I've never had a failure of a cast iron pan or pot and I've been taking them from high heat and dropping them into a dish pan of water or putting water into them when finished cooking to help clean them (makes a neat sound). Having inherited some cast iron stuff and having bought a few pieces I've never remembered a warning label on the directions or no one ever told me what you shouldn't do.

      9 Replies
      1. re: monku

        I can imagine it's quite satisfying... Mine is enamelled so I wouldn't dare.

        And now you say it, they used to slake molten iron the same way in sword making. IDK.

        1. re: Soop

          Isn't that how they temper steel and other metals?

          1. re: monku

            If I remember school correctly then controlled tempering of iron is achieved by using oil of some sort at various temperatures. Crude use of plain water......Oh. Off subject a bit!

            1. re: Robin Joy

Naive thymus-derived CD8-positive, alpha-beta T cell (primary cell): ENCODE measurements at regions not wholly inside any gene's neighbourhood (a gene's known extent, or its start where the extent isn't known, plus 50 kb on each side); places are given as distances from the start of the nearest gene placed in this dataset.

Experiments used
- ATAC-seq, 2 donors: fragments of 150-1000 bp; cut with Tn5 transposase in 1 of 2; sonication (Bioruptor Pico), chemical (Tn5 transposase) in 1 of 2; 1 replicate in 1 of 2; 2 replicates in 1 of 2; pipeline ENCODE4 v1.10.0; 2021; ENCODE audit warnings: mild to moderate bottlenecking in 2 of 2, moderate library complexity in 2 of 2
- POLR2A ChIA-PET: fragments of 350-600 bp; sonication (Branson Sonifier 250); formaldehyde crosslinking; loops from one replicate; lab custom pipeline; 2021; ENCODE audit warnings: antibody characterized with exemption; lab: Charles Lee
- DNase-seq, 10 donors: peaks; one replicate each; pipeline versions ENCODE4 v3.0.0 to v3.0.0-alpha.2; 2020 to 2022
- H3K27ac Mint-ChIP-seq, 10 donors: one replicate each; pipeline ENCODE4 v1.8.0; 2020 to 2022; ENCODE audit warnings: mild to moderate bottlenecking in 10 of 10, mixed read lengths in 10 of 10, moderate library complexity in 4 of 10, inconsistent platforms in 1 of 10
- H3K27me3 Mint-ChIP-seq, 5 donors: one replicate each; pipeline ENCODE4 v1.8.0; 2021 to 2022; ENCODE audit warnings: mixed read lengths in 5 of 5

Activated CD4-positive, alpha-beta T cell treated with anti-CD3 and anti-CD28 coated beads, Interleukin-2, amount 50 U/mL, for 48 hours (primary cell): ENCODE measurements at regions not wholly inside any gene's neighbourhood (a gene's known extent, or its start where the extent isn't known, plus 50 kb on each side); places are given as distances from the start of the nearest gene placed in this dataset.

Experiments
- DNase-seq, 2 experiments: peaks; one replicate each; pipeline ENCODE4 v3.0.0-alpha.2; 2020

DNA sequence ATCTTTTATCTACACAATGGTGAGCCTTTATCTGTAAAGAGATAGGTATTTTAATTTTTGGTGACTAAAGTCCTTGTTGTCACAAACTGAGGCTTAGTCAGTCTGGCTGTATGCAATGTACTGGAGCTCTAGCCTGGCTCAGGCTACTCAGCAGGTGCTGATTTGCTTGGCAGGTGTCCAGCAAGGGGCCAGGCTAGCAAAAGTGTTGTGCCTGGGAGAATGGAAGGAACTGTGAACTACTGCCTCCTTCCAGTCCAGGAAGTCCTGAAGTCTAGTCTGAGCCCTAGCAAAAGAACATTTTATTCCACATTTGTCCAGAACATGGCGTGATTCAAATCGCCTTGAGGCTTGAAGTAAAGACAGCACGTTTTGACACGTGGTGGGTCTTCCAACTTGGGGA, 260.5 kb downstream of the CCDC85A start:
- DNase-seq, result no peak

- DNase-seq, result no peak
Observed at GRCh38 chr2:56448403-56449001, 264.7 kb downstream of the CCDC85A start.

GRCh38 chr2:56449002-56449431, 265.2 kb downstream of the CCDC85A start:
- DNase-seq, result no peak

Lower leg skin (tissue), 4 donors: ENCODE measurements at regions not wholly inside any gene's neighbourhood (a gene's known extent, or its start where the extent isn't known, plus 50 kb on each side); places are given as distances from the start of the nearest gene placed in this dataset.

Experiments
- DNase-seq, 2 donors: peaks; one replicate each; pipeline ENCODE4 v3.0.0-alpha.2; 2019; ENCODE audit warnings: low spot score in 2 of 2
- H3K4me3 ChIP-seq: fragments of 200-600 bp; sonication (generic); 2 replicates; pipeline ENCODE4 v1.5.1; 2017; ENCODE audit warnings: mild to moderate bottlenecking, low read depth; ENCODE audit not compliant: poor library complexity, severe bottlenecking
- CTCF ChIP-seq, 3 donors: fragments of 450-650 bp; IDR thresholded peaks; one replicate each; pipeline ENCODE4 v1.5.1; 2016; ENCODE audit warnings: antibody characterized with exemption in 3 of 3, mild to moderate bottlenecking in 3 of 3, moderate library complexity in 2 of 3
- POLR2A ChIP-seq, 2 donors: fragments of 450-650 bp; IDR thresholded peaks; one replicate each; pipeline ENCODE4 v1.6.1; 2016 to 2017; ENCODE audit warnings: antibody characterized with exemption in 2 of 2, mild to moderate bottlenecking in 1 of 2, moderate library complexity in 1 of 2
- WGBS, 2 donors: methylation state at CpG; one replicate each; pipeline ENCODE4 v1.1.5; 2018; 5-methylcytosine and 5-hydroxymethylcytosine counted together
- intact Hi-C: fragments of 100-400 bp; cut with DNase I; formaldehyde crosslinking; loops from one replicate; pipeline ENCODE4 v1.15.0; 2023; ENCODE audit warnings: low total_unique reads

Yes, after I posted I remembered something about tempering with oil.
              But, back in the days maybe water was used before there was oil? But, whatever I saw on TV about tempering it looked like they took a red hot piece of steel and whatever they put it into it made some big sizzling sound like I get when I put my hot cast iron pan into the dish pan of water.

              1. re: monku

                Can you check if your pan is flat? Don't know if it would make that much difference at that temp.

                1. re: Soop

                  According to the tips on the Lodge Cast Iron website it says you should pre-heat the pan slowly and avoid thermal shock which will cause cracking or warping.

                  I never saw those directions and as badly as I seem to be abusing my cast iron stuff, I've never had a problem.

                  Why change when it's worked for 40+ years. Flat as a board and I'd challenge anyone who can destroy a cast iron pot or pan.
                  Heck, I've used cast iron frying pans to hammer tent pegs into the ground.

                  1. re: monku